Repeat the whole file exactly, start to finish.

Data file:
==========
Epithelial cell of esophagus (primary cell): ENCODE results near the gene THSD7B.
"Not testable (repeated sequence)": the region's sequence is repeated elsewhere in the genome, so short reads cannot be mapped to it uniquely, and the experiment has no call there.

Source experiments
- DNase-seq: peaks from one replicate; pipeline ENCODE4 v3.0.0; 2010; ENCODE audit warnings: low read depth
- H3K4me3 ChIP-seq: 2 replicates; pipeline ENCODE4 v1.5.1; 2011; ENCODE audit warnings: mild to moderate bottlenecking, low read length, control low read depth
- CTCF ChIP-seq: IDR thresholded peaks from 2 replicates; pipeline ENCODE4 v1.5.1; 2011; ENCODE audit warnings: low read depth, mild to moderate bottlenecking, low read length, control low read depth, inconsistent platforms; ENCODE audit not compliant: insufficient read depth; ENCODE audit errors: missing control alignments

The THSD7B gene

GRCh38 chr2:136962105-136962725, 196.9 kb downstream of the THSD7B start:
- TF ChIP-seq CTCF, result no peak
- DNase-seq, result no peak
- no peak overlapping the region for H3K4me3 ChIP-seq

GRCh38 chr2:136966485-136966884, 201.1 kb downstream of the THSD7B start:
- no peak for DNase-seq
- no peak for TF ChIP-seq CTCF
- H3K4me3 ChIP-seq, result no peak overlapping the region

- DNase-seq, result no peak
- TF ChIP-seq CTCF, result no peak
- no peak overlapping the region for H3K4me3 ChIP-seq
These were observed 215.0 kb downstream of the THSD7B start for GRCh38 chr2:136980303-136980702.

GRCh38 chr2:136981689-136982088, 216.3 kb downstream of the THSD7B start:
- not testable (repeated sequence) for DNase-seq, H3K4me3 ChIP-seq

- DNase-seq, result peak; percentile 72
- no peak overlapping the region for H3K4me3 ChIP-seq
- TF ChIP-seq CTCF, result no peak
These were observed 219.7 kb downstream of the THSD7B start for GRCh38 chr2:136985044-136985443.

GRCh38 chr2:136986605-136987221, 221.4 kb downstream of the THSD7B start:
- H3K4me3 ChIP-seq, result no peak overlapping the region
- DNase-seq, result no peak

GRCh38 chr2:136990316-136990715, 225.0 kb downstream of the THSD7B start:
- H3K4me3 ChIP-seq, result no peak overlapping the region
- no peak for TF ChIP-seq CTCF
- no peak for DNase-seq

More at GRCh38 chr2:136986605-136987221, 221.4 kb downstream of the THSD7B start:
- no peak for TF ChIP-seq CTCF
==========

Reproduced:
Epithelial cell of esophagus (primary cell): ENCODE results near the gene THSD7B.
"Not testable (repeated sequence)": the region's sequence is repeated elsewhere in the genome, so short reads cannot be mapped to it uniquely, and the experiment has no call there.

Source experiments
- DNase-seq: peaks from one replicate; pipeline ENCODE4 v3.0.0; 2010; ENCODE audit warnings: low read depth
- H3K4me3 ChIP-seq: 2 replicates; pipeline ENCODE4 v1.5.1; 2011; ENCODE audit warnings: mild to moderate bottlenecking, low read length, control low read depth
- CTCF ChIP-seq: IDR thresholded peaks from 2 replicates; pipeline ENCODE4 v1.5.1; 2011; ENCODE audit warnings: low read depth, mild to moderate bottlenecking, low read length, control low read depth, inconsistent platforms; ENCODE audit not compliant: insufficient read depth; ENCODE audit errors: missing control alignments

The THSD7B gene

GRCh38 chr2:136962105-136962725, 196.9 kb downstream of the THSD7B start:
- TF ChIP-seq CTCF, result no peak
- DNase-seq, result no peak
- no peak overlapping the region for H3K4me3 ChIP-seq

GRCh38 chr2:136966485-136966884, 201.1 kb downstream of the THSD7B start:
- no peak for DNase-seq
- no peak for TF ChIP-seq CTCF
- H3K4me3 ChIP-seq, result no peak overlapping the region

- DNase-seq, result no peak
- TF ChIP-seq CTCF, result no peak
- no peak overlapping the region for H3K4me3 ChIP-seq
These were observed 215.0 kb downstream of the THSD7B start for GRCh38 chr2:136980303-136980702.

GRCh38 chr2:136981689-136982088, 216.3 kb downstream of the THSD7B start:
- not testable (repeated sequence) for DNase-seq, H3K4me3 ChIP-seq

- DNase-seq, result peak; percentile 72
- no peak overlapping the region for H3K4me3 ChIP-seq
- TF ChIP-seq CTCF, result no peak
These were observed 219.7 kb downstream of the THSD7B start for GRCh38 chr2:136985044-136985443.

GRCh38 chr2:136986605-136987221, 221.4 kb downstream of the THSD7B start:
- H3K4me3 ChIP-seq, result no peak overlapping the region
- DNase-seq, result no peak

GRCh38 chr2:136990316-136990715, 225.0 kb downstream of the THSD7B start:
- H3K4me3 ChIP-seq, result no peak overlapping the region
- no peak for TF ChIP-seq CTCF
- no peak for DNase-seq

More at GRCh38 chr2:136986605-136987221, 221.4 kb downstream of the THSD7B start:
- no peak for TF ChIP-seq CTCF